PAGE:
In this series, we examine how AI has been “creating” novel things
spoiler alert – it’s getting really good…
Welcome to my multi-part series on AI as a creator. In this series we aim to look at whether today’s artificial intelligence is capable of devising new works of arts.
We realize that Art is completely in the eye of the beholder, so what may be considered art to some is different than others. Our definition of art will be loose and we will use it to mean the following:
In today’s part of the series we are examining:
When we recently spoke to AI experts and thought leaders, their opinions varied as to whether AI has the potential to become a true creative partner or even the creator of solo works of art. While this debate will likely continue for some time, it’s clear that as digital content and delivery platforms continue infiltrating all forms of media and expression, the role of AI will undoubtedly expand.
When it comes to artificial intelligence, some people are worried that they might attack us or take our jobs. However, it turns out that they might also supersede us at making memes. A new deep neural network approach has demonstrated that AI can produce funny and relevant captions when given a meme image. What a time to be alive.
The algorithm is called “dank learning” after dank memes, a slang term that refers ironically to the most bizarre memes or memes that are now so overused that they have lost their original comedic value. That said, the program is capable of breathing new life into the memes of bygone days. The project was created by Stanford students Abel L. Peirson V and E. Meltem Tolunay.
This AI approach is known as machine learning. The software was not explicitly programmed to create memes, but to perform certain actions and create new outputs based on what it has learned. In this case, the team used about 2,600 unique memes, with up to 160 different captions. Based on this extensive library, the algorithm began generating memes.
And the memes created by the AI seem real. You can’t tell these and the non-AI generated ones apart at all. When 20 different memes were shown to five individuals from diverse backgrounds, they could hardly distinguish the real memes from the AI-generated ones and gave them similar ratings of hilarity.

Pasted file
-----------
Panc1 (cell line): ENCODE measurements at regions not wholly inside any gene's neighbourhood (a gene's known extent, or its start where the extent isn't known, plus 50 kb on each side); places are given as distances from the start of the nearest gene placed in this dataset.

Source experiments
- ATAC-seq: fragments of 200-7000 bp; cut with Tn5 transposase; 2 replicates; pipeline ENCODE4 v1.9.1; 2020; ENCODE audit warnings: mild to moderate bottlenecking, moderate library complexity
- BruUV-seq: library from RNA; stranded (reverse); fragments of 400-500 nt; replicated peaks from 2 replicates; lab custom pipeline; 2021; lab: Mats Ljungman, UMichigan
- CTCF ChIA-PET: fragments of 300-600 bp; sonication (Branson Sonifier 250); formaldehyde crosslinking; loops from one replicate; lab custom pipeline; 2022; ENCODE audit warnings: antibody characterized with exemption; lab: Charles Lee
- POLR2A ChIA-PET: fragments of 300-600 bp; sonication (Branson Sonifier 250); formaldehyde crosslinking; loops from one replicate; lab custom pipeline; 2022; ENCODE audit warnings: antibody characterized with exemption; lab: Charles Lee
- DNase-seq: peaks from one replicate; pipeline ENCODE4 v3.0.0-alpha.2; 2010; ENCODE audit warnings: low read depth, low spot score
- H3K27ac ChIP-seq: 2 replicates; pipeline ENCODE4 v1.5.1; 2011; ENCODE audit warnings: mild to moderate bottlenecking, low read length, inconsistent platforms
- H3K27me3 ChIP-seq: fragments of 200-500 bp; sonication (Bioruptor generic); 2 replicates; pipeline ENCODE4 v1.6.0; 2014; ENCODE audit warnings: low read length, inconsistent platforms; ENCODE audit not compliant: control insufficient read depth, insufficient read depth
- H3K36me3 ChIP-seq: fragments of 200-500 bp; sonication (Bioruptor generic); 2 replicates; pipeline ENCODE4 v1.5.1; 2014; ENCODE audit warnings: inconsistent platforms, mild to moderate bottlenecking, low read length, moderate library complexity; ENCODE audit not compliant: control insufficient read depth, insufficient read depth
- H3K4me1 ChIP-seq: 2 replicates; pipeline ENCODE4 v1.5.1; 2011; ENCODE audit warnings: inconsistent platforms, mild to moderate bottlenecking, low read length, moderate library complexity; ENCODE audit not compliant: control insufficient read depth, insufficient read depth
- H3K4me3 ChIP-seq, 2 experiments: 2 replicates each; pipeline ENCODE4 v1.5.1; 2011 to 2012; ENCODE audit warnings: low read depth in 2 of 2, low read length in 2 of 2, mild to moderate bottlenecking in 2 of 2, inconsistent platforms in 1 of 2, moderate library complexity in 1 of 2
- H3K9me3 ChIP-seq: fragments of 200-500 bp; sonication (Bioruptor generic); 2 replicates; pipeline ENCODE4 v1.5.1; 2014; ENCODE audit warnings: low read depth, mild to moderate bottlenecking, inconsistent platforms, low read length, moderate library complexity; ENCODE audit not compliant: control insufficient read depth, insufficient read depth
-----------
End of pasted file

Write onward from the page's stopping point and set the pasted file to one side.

It’s getting easier and easier to use AI to generate convincing-looking, yet entirely fake, pictures of people. Now, one company wants to find a use for these photos, by offering a resource of 100,000 AI-generated faces to anyone that can use them — royalty free. Many of the images look fake but others are difficult to distinguish from images licensed by stock photo companies.
The project’s Product Hunt page lists the team at Icons8, a designer marketplace for icons and photographs, as the creator of the project. The AI-produced images are intended to be used as design elements in anything from presentations to websites and mobile apps. Everything is free to use with link attribution back to generated.photos.
Over the course of the year, we’ve seen a number of AI projects generate fake AI faces, most notably ThisPersonDoesNotExist.com, a website capable of producing an infinite series of mostly-believable headshots. The faces found on generated.photos cover a variety of ages, shapes, and ethnicities, and they’re all consistently lit and consistently sized to make them useful for designers.
A new AI from Microsoft automatically generates to-do lists based on sent emails. Researchers from the University of Washington and Microsoft’s AI team announced the tool in a pre-print research paper.
The Smart To-Do tool uses AI to scan all outgoing emails for usable text, then converts these tasks into an automatically generated to-do list. Suppose you send an email to a customer saying that you will send a draft on Tuesday afternoon. The AI scans the email, registers the task and puts this task on the list with, for example, the title ‘send a concept to customer’, together with the time, in this case, Tuesday afternoon. In this way, the tool scans all emails and updates the list continuously.
We’ve seen that AI currently is able to create many things. This month we’ve examined AI as a creator or Art, Food, Music, Novels, Emails, Recipes and more, but what about AI creating code and AI. Is that even possible? In 2018, Bayou launched and is a deep-learning system that can write code for programmers and generate API idioms for complex databases. It teaches itself how to code through GitHub, training with millions of human programmers using Java. It can interpret and recognize high-level patterns in hundreds of thousands of Java programs through an artificial neural network method called Neural Sketch Learning. Developers can initialize variables that are intended to be used in the programming task or submit a query that includes names of API methods or the type of variables for the programming task.
As you can see, even AI generating AI is in the future. This is all at the start of “creation” by AI but expect that as more people become data and AI literate and as we see a shift from Computer Science and Software Engineering to AI Engineering, we’ll get there faster and faster.
So what do you do when all signs point to having to go to University to gain any sort of advantage? Unfortunately it’s the current state of affairs that most employers will not hire you unless you have a degree for even junior or starting jobs. Once you have that degree, coming to my Modular Lab Program, with 1000ml with our Patent Pending training system, the only such system in the world; is the only way to gain the practical knowledge and experience that will jump start your career.
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